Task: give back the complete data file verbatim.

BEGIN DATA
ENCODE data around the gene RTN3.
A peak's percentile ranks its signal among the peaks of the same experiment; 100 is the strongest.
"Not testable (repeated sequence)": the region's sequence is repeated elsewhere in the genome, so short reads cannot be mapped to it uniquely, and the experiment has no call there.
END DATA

ENCODE data around the gene RTN3.
A peak's percentile ranks its signal among the peaks of the same experiment; 100 is the strongest.
"Not testable (repeated sequence)": the region's sequence is repeated elsewhere in the genome, so short reads cannot be mapped to it uniquely, and the experiment has no call there.